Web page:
Patel has cupid’s lips, long dark hair and almond eyes. She has a “lucky gap,” between her front teeth that according to Hindu astrology denotes a creative, intelligent person with enthusiasm for life and their endeavors. As an engineer, Patel was indeed a hard-worker and often clocked 45 hours in the office and 30 hours of household chores plus work at the mandir, but as a mother she is devoted.

On the day Patel found out she was pregnant, responsibility swelled in her like a flower about to bloom and after a modest prayer “God be with me,” she devised a garbha sanskara plan that she felt was sustainable and nourishing: no television, no food to be eaten outside the home, only “cheerful thoughts,” and four hours of listening to Swaminarayan scriptures a day. She also decided that it was ok to listen to old Bollywood music but not new Bollywood music.

“Before I became pregnant, I was religious. But after I became pregnant, I was really religious,” Patel said over skype recently. Patel is a Hindu but more specifically, a member of the BAPS group within the Swaminarayan branch of Hinduism, a popular, bhakti sect that is characterized by adherence to strict vegetarianism (no onions and garlic), no alcohol, seva or service at their communities, and a belief that through the guru followers can access God.

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Lord Swaminarayan is the central figure in the Swaminarayan movement and born in 1781, he is believed by followers to be a manifestation of God; the later gurus within the movement are considered his successors. At a gold shrine the size of a large doll’s house in Patels’ home, Patel prays twice a day for 15 minutes to Lord Swaminarayan. In the morning, she repeats his name 108 times and in the evening, she practices arti, a fire ritual with a candle that is circled around images of Lord Swaminarayan and Pramukh Swami Maharaj, the fifth successor to Swaminarayan.

When she was with child, she would cover her hands over the flame in the customary fashion and after tapping her head, would touch her tummy. The fire is an offering to deities, but the significance of the fire is to remove darkness.

"Everything is crying right now,” Patel told me on one particular sitting. “Why not teach the baby good values when it is in the womb?” she asked. “Bad things will be learnt easily when it is in this world.”

From Sanskrit, garbha sanskar means “education of the womb,” and historically, the custom can be traced back to the Vedic scriptures, the Rig Veda, which proposed a child’s mental development begins from the moment of planning for a child and that spiritual acts performed during this period until birth lead to positive “sanskar.”

Often in Hindu philosophy and mythology anecdote is used to illustrate moral ideas much like a fairytale and in one particular tale, Lord Hanuman’s mother Anjana is described as a committed devotee of Lord Shiva. During pregnancy, she eats a sanctified dessert (rice pudding) or prasad, believed to produce divine children and Lord Hanuman is born with celestial powers as an incarnation of Lord Shiva.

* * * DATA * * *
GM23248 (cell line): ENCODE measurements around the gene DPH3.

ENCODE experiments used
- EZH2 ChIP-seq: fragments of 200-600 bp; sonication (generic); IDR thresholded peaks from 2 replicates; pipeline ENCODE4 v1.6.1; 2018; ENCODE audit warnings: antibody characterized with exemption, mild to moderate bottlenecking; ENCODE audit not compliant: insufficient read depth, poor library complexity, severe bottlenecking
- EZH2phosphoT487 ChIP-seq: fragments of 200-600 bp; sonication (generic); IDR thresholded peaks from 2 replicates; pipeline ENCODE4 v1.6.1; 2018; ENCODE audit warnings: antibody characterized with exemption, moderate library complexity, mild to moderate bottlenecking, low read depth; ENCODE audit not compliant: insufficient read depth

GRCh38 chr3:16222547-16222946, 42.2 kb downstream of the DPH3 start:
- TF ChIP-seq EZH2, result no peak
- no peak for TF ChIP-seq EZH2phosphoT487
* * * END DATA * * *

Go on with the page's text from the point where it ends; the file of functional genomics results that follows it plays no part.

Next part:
In India today however, the term garbha sanskara become an over-arching phrase used to denote pregnancy health and there are books, websites, blogs and YouTube channels dedicated to the how and why of the process. Mother’s may choose from mantras specifically geared towards improving sanskar, there are songs to download believed to psychologically connect with the child and some doctor’s post advice on how best to observe the ritual.

“Read and see things that make you happy,” advises the website babycenter.in. “Communicate with your baby and perform puja and eat healthily.”

“You can shape your babies first impressions by listening to good music, visualizing, massaging gently, meditating and of course, with the help of positive thinking,” counsels speakingtree.in.

“A pregnant mother must never watch horror movies,” wrote the blogger Ajit Vadakayil.

As a Hindu, Manali believes in karma. She believes that as humans, we are open to positive and negative influence and that these polarities pollute and purify the soul and mind accordingly. If one behaves in a manner that is right or righteous, good or virtuous then, it follows that one’s state of mind or karma improves and vice versa. The same goes for an embryo, except that its karma, at least in part, is beholden to the mother.

Patel focused on the oratory aspects of garbha sanskar. “I just switched on my I-pad and started listening to Swaminaryan discourses,” she said with the ease of a Millennial. She also practiced parayan, delivering a sermon to a group.

At 7am on a Wednesday morning in March, the BAPS mandir in Shahibaug quietly shoehorned over 6000 people into the dome like space for darshan. Males and females sat facing forward, ardently waiting to watch the Mahant Swami Maharaj, the current successor to Lord Swaminaryan according to BAPS philosophy, perform morning pujas. It was a peaceful moment and the increasingly popular mandir.

At seven months pregnant, Patel delivered parayan on the scripture, bhaktchintamani to a group of eighty-something women at the Navrangpura mandir. Friends told her she wouldn’t be able to sit on the podium for that length of time comfortably, but Patel was characteristically resolute. “I said for sure I’m going to do it,” she said, and before crossing her legs, Patel patted her stomach and said to her baby “please don’t kick me and give me strength.” They were doing it together.